Medicaid Rebates and the Impact of Authorized Generics

Excluding Authorized Generics from Brand Drug AMP Calculations

The Office of Inspector General (OIG) published a review in April 2019 assessing how excluding authorized generics from average manufacturer price (AMP) calculations would impact Medicaid drug rebates. This review was prompted by a 2017 HHS Budget Brief, which stated that excluding authorized generics could save Medicaid about $20 million per year. Through this review, the OIG found that actual savings were about 30 times this prediction.

Under the Affordable Care Act (ACA), the sales of an authorized generic drug from the brand manufacturer to a secondary manufacturer (i.e., the generic labeler or distributor) were explicitly allowed in AMP calculation only after the implementation of the statutory definition of “wholesaler.” Under the rule, the sale of AGs to secondary manufacturers should be included in AMP, if the secondary manufacturer is “acting as a wholesaler for drugs distributed to retail community pharmacies.”    This had a huge impact on Medicaid drug rebate amounts because the resulting smaller AMP reduced the rebates paid to Medicaid.

The OIG reviewed nine brand name drugs that included authorized generic drugs to secondary manufacturers in their AMP calculations. The manufacturers of these nine brand name drugs transferred the authorized generic to a secondary manufacturer and included the transfer price of the authorized generic in the AMP calculation of the brand name drug.  After the manufacturers provided AMP data for each drug, OIG verified the data, removed the authorized generic transactions, and then recalculated the AMP.  The OIG analysis concluded that if Medicaid had calculated AMP excluding authorized generics to secondary manufacturers, Medicaid would have received 46% more in rebates for these nine brand name drugs, amounting to $595 million for the calendar year 2017.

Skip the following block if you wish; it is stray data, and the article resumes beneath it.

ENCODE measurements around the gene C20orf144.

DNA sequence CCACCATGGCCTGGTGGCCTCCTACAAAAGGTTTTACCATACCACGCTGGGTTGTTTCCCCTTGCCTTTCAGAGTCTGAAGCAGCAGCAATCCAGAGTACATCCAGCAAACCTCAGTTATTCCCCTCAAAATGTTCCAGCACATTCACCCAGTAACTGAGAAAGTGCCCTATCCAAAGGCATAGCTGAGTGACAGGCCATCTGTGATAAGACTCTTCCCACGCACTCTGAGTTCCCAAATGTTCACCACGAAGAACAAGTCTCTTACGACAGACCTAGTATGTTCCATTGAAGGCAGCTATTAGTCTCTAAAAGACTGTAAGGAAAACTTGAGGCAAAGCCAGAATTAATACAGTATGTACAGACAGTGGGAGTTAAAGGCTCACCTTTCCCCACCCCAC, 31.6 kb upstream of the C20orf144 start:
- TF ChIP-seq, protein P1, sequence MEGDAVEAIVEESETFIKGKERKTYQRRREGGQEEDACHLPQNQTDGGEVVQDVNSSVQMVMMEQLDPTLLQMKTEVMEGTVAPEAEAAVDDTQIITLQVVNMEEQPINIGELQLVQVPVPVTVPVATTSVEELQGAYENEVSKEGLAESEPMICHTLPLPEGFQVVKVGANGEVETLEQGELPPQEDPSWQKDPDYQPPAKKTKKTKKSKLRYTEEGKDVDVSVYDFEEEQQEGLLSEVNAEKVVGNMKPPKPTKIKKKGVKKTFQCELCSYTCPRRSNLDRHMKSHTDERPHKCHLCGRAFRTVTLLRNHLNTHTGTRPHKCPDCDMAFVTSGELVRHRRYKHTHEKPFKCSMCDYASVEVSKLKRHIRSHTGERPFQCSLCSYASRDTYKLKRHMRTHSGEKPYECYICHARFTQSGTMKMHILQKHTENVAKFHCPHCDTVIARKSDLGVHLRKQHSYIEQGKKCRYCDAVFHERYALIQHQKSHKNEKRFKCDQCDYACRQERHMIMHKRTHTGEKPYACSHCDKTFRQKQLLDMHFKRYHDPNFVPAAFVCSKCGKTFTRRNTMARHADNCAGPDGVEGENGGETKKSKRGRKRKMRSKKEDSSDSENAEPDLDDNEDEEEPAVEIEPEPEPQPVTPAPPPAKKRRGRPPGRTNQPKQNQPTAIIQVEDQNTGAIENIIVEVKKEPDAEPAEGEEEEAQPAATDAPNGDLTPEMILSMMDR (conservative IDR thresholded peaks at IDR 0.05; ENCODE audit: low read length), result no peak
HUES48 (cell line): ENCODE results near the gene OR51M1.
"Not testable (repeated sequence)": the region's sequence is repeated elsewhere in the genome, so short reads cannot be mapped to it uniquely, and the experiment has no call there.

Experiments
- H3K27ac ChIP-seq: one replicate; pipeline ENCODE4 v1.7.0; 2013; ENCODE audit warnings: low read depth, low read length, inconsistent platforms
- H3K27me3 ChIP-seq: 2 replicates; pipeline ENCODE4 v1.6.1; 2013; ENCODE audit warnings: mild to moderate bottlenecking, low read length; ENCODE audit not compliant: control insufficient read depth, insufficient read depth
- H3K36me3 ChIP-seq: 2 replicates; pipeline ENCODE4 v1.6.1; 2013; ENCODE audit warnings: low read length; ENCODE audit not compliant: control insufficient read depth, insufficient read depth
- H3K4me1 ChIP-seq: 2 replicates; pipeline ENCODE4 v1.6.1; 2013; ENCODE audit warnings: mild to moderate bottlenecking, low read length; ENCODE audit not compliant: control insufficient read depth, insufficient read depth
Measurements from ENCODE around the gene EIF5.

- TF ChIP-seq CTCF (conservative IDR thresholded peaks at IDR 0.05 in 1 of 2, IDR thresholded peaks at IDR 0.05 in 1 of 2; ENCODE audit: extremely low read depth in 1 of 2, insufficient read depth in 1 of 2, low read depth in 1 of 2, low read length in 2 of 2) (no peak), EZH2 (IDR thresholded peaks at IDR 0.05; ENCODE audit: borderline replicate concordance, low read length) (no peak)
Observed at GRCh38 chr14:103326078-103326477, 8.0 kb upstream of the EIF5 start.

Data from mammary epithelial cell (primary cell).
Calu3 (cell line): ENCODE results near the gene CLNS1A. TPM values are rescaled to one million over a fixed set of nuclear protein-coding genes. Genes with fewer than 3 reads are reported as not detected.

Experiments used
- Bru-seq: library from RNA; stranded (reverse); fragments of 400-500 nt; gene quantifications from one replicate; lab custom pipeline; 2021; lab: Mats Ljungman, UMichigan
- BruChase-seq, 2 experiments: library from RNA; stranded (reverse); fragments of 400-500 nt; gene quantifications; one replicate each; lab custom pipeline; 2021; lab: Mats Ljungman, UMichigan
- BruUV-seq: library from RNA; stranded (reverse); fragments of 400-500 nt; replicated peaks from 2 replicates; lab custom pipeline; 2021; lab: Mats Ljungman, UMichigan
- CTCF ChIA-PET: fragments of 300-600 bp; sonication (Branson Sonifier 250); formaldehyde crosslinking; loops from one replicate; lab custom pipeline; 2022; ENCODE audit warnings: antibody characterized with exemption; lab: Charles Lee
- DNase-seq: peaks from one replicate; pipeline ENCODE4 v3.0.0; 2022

The OIG recommends that the CMS seek legislative change to exclude authorized generic drug transactions to secondary manufacturers from the AMP calculation of the brand name drug, as this was shown to increase manufacturer Medicaid rebate obligations.  CMS agreed with the OIG recommendation; the President’s Fiscal Year 2020 Budget includes a legislative proposal to clarify authorized generic drug sales under the Medicaid Drug Rebate Program.

To read the full OIG review, visit


Posted June 2019


Update: New Medicaid Rebate Law

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